The table was set for seven. Although it typically held 15 place settings, only four of us were eating Thanksgiving dinner last year together. The food was still delicious and filling, but the holiday was not nearly as cheerful as it had been in past years.
Thanksgivings were typically celebrated at my aunt’s house with all of my relatives and cousins. My mother was always in the kitchen helping out while my father found an IPA beer and joined my uncle on the couch to watch football.
The turkey, which was always placed in the middle of the table, was surrounded by so many side dishes: mashed potatoes, homemade stuffing, sweet potato casserole, macaroni and cheese, brussel sprouts with bacon, glazed carrots, green bean casserole and cranberry sauce. Oh, and how could I forget about the dinner rolls.
I only experience food comas after eating Thanksgiving dinner at Aunt Patty’s.
My mom and her sisters agreed to celebrate Thanksgiving separately last year due to the pandemic. The table for 15 quickly turned into a table for seven. But even then, only four people from my immediate family celebrated together since three of them were exposed to COVID-19 the day before Thanksgiving.
My mom packed leftovers in plastic containers and gave them to me to drive over to my sister’s apartment so they too could eat a freshly made, Thanksgiving dinner. As she prepared the dishes, I recall her saying “this is not how the holidays should be spent.”
It was quite miserable spending the holiday apart from family. The worst part was that there was nothing we could possibly do about it as other families, nationwide, suffered the same fate for the holidays.
Sitting at the dinner table, we barely spoke as we ate our turkey. I vividly remember all our forks hitting the glass plates and wanting to flinch every time because the sound was dreadful.
There were no aunts to ask me about my love life, no encouraging the youngest to finish dinner and no games to be played– which always had us hysterically laughing.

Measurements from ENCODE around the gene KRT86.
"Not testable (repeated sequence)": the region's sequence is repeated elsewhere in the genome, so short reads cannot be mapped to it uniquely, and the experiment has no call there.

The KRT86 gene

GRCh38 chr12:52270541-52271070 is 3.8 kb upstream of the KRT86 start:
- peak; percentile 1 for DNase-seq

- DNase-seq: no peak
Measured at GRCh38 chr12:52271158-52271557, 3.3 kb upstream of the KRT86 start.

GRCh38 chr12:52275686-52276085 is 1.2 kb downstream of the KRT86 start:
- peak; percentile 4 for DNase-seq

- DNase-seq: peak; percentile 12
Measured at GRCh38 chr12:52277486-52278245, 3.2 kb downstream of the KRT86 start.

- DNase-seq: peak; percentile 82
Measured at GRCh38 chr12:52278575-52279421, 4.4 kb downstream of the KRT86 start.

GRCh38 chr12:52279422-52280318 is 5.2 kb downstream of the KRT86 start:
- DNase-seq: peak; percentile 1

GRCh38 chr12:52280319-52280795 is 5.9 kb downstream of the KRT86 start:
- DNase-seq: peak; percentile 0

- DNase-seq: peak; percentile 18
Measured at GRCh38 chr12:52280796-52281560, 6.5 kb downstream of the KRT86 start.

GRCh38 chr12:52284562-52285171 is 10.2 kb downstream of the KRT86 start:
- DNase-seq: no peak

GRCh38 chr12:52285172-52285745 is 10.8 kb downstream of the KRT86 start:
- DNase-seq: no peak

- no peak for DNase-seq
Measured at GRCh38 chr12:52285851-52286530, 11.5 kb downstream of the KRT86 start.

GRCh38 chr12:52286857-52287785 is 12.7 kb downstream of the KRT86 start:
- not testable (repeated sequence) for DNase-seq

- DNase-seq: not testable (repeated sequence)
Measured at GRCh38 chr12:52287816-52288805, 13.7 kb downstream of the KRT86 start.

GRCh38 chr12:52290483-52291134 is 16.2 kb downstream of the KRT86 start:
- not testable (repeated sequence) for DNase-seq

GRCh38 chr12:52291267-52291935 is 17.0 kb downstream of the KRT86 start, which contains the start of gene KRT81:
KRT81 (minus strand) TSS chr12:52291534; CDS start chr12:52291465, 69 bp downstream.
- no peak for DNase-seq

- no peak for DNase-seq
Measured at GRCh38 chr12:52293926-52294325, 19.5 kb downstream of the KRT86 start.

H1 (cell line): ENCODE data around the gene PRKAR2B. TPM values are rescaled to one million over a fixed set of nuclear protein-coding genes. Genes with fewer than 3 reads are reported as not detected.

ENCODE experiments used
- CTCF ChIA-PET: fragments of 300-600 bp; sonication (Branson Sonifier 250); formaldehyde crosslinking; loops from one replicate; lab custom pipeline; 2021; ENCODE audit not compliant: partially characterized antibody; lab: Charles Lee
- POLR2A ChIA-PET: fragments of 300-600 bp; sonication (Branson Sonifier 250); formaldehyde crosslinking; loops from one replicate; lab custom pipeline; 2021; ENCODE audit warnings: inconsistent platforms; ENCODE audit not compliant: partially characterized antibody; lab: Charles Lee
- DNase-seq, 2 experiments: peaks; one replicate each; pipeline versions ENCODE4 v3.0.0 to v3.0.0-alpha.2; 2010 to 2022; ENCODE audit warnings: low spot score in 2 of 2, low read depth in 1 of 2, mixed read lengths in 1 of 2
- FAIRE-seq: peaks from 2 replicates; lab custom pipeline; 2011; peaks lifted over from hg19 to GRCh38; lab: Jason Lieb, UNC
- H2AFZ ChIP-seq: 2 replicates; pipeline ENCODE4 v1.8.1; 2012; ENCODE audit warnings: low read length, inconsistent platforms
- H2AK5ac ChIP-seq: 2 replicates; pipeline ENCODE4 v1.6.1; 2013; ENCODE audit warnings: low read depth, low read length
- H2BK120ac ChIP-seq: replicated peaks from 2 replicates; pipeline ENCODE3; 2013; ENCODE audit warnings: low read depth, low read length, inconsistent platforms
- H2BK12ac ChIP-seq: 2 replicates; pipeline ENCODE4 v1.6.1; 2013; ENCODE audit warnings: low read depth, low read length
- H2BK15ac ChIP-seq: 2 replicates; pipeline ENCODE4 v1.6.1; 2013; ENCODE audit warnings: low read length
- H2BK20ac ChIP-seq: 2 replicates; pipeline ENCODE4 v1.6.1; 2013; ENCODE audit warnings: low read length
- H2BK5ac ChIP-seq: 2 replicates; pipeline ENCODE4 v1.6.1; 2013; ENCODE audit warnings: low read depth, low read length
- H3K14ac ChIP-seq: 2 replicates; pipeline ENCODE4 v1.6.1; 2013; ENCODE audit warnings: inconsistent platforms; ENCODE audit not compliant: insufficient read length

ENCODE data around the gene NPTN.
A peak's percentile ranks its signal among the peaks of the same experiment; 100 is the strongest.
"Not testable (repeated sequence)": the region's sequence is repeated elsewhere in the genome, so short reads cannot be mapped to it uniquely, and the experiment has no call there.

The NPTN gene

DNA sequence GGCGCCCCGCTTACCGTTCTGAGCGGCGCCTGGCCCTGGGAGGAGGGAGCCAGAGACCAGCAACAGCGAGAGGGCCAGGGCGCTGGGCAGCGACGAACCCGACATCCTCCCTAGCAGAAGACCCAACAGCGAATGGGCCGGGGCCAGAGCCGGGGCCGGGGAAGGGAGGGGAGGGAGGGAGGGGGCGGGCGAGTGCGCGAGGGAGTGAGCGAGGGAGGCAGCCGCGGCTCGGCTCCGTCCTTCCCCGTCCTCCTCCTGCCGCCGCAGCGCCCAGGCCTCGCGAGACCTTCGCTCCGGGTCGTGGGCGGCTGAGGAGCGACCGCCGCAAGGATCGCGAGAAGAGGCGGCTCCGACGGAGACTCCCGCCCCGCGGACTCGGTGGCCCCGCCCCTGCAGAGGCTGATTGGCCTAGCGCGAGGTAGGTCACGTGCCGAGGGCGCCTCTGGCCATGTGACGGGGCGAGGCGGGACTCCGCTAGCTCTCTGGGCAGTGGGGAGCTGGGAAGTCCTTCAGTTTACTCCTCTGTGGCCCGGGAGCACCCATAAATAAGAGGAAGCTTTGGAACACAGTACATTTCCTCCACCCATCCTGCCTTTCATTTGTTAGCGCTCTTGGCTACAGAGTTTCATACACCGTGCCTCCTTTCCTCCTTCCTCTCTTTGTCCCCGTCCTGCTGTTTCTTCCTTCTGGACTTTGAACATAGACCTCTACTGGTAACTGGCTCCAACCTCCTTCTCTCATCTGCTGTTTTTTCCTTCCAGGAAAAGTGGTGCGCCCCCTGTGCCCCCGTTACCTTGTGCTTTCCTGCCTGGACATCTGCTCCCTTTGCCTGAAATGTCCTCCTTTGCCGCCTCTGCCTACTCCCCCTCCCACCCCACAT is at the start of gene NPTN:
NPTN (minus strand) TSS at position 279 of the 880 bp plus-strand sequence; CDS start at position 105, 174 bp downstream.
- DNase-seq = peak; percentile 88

Although, I’m hopeful for this Thanksgiving. Vaccinations have been distributed nationwide and, more recently, the CDC approved a pediatric version of Pfizer’s COVID-19 vaccine for children five to 11 years old. Vaccinations are key to having a safe and healthy Thanksgiving this year.
Dr. Keri Althoff, an epidemiologist at the Johns Hopkins Bloomberg School of Public Health, stressed the importance of receiving a booster shot, if eligible, in an article for Today.
There is still time before the holiday to receive your booster. Check the CDC guidelines to see if you or a family member are eligible.
If your family is hosting Thanksgiving this year, talk about vaccination status among family members. Depending on your family’s comfort level, you could discuss and communicate a safety approach to this holiday and others coming up.
Dr. Keri Althoff also mentioned that it is wise for families to get tested before gathering. I’ll personally be taking advantage of Rowan’s asymptotic COVID-19 testing at the Owl’s Nest in the Student Center before I go home.
Traveling guidelines are not as strict this year, allowing families to see members they most likely did not get to see last year. Most airlines, such as United, Southwest and Delta, still require masks while flying.
I used to dislike Thanksgiving with how chaotic my Italian family is but I see now that I took that for granted. There is so much to be thankful for, including the vaccine, which is allowing for a somewhat normal Thanksgiving this year.
I’m really hoping my sister and her fiancé make it so I don’t have to deliver their meal to their doorstep this year. We also have a new family member joining us this Thanksgiving, and it’s Nyla — my other sister’s new puppy. I’m sure she’ll love the accidental crumbs on the floor.
I am blessed to be with my whole family this holiday and I cannot wait to eat some mashed potatoes.
Stay safe, Profs and Happy Thanksgiving.
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